Enzyme Catalysis in Organic Synthesis
Our interdisciplinary research activities at the interface between biology and organic chemistry focus on the application of enzymes as catalysts in synthetic reactions. A particular goal is the development of synthetic processes fulfilling the criteria of high efficiency, sustainability and scalability.
Prof. Dr. Harald Gröger
Previous and Current Research
Applied enzyme catalysis (biocatalysis), also nowadays known as “white biotechnology” is considered to be one of the key technology areas of the 21th century. In spite of the potential and importance of enzymes as catalysts in organic chemistry, however, the number of efficient industrially applied processes is still limited in comparison to „classic“ chemical or chemocatalytic syntheses. At first, this might surprise when considering the obvious advantages of biocatalysis such as high enantio-, diastereo-, regio-, and chemo-selectivity, the use of water as a reaction medium, and the potential to realize environmentally friendly processes. On the other hand, however, the use of enzymes in organic synthesis is still often limited, e.g., by the incompatibility of enzymes with organic solvents, narrow substrate range and the typical separation of biocatalytic reactions from „classic chemical“ types of reactions. Overcoming these limitations represents a major challenge in biocatalysis in order to fully benefit from the tremendous catalytic potential of enzymes and to develop efficient, environmentally friendly and technically feasible organic synthetic reactions.
In the research area of bioprocess development Gröger and his teams (in industry until 2006, at the University of Erlangen-Nürnberg from 2006 to 2011 and at Bielefeld University since 2011) developed successfully many new biocatalytic processes. Within these interdisciplinary projects jointly with collaboration 63partners several processes running on industrial scale have been realized. A representative highlight is the developed asymmetric biocatalytic reduction and reductive amination technology based on the use of recombinant whole cell catalysts. Both types of processes run at high substrate loading of typically >100 g/L and give the desired products with >99% ee. Recently, jointly with collaboration partners new biocatalytic processes have been developed based on the use of enoate reductases (for C= C-reduction), P450-monooxygenases (for hydroxylation) and L-threonine aldolases (for aldol reactions). A further research highlight is the successful development of various chemoenzymatic one-pot multi-step processes in water by combining “classic” chemical reactions, metal-catalyzed reactions and organocatalytic reactions, respectively, with enzymatic transformations. The desired products are formed in an efficient fashion and with excellent enantioselectivity, underlining that such types of combinations of the two “worlds of catalysis”, chemocatalysis and biocatalysis, are possible. Such combinations enable advantageous synthetic processes, thus avoiding solvent-intensive and waste-generating work-up steps. Furthermore, we could successfully apply biocatalysts in the enantioselective (multi-step) synthesis of pharmaceutically relevant molecules such as non-natural α-amino acids, β-amino acid derivatives and specific chiral alcohols.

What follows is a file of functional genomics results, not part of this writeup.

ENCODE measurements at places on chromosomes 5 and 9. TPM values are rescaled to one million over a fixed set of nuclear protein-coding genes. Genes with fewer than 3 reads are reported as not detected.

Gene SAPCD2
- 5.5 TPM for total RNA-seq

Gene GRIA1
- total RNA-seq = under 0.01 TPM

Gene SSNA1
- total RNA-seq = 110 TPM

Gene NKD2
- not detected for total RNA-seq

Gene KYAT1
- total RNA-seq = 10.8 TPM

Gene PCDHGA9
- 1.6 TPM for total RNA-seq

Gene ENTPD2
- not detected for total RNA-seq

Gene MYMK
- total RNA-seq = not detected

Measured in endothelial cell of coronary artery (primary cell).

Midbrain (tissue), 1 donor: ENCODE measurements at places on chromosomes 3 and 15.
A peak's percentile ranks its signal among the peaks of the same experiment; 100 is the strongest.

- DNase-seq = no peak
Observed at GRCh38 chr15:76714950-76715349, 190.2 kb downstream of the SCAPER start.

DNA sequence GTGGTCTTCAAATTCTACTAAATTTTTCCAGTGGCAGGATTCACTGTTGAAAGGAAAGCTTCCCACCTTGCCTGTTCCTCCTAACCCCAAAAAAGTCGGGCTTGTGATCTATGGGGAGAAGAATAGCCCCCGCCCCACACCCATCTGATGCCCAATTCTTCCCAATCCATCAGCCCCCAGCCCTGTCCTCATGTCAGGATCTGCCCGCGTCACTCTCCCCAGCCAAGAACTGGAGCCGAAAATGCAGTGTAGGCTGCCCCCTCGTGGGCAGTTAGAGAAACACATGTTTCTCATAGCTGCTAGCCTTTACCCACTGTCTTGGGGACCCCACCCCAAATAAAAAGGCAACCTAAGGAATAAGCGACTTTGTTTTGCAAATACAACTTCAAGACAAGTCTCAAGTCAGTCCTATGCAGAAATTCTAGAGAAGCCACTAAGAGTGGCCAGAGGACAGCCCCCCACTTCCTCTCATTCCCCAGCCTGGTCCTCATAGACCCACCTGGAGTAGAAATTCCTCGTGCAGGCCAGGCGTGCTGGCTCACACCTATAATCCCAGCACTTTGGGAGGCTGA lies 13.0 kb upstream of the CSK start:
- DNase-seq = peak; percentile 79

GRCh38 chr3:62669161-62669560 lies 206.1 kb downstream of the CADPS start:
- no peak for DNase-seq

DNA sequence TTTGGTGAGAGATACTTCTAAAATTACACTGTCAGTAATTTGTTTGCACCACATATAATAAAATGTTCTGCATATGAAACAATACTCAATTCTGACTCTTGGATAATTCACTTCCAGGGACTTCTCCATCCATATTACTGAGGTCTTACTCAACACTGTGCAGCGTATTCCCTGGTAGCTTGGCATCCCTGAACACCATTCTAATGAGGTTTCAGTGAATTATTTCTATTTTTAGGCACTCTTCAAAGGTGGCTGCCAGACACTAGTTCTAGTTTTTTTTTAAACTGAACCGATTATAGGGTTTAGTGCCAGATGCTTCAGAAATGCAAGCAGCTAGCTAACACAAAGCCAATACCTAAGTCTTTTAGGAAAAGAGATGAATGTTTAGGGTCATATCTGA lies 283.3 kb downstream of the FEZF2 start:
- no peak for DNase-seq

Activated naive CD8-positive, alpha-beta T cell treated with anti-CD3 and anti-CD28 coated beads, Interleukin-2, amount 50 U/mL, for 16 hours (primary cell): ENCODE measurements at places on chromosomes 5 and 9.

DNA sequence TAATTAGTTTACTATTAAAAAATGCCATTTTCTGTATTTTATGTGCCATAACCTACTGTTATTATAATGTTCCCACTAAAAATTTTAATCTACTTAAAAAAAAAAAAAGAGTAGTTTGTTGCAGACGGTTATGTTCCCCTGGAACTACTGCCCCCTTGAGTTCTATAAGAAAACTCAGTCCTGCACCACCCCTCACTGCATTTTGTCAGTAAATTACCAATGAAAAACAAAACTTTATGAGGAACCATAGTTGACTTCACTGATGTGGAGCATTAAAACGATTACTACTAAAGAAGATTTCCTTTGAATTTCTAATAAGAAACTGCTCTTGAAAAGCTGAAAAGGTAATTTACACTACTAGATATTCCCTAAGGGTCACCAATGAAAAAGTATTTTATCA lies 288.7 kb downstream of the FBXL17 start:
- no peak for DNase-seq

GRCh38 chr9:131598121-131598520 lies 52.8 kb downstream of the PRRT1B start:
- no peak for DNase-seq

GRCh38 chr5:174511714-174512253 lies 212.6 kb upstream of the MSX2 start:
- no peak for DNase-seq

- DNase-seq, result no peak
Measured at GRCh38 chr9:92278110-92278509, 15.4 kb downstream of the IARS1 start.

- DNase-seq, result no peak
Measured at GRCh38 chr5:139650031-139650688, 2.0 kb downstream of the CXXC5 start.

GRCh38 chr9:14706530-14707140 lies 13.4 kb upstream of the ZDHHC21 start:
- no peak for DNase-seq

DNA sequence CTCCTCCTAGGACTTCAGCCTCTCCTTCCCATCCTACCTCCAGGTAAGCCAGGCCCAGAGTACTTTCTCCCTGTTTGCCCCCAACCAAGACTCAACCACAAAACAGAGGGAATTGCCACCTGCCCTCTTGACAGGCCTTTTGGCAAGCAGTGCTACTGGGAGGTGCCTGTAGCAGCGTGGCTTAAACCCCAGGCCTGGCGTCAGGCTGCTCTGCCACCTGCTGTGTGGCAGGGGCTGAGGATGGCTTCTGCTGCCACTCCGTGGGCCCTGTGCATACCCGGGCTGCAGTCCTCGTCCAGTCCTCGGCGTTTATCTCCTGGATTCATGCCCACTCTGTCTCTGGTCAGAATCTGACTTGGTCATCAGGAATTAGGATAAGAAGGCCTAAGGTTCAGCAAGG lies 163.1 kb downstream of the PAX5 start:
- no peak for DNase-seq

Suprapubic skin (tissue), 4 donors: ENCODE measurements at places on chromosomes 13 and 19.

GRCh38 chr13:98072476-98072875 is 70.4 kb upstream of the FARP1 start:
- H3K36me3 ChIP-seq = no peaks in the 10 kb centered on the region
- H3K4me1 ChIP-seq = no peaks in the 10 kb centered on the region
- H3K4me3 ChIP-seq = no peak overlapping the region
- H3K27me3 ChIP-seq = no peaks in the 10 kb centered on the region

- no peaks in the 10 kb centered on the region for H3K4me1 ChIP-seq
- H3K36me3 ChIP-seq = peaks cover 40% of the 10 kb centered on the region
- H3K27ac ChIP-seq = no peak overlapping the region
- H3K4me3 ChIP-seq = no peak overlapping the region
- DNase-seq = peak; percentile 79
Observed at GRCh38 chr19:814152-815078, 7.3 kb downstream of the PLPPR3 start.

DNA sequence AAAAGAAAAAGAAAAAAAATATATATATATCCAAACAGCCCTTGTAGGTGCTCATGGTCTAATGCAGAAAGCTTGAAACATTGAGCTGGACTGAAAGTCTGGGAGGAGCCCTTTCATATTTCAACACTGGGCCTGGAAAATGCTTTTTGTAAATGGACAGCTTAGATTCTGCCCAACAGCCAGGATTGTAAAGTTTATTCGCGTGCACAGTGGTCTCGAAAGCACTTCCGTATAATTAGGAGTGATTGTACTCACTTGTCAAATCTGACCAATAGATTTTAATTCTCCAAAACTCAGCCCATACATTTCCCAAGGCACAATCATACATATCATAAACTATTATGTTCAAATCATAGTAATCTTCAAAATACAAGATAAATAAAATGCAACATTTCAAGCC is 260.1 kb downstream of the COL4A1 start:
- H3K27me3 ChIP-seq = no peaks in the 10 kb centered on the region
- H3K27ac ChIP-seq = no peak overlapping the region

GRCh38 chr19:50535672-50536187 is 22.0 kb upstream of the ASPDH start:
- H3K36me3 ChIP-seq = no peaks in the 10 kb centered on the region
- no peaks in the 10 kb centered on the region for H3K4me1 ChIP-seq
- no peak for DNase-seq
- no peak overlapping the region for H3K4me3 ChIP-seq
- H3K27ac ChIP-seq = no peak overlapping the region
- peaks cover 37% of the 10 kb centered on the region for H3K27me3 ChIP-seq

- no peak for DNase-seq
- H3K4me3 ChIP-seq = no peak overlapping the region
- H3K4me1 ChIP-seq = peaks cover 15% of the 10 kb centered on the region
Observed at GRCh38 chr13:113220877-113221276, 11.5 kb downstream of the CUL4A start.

Future Projects and Aims
Among major current challenges are the development of efficient biocatalytic oxidation and C-C bond forming processes as well as the development of novel chemoenzymatic one-pot processes in water by, e.g., combining three or more synthetic steps. In addition, a further focus is on novel retrosynthetic approaches towards pharmaceutically relevant molecules based on the use of enzymatic key steps.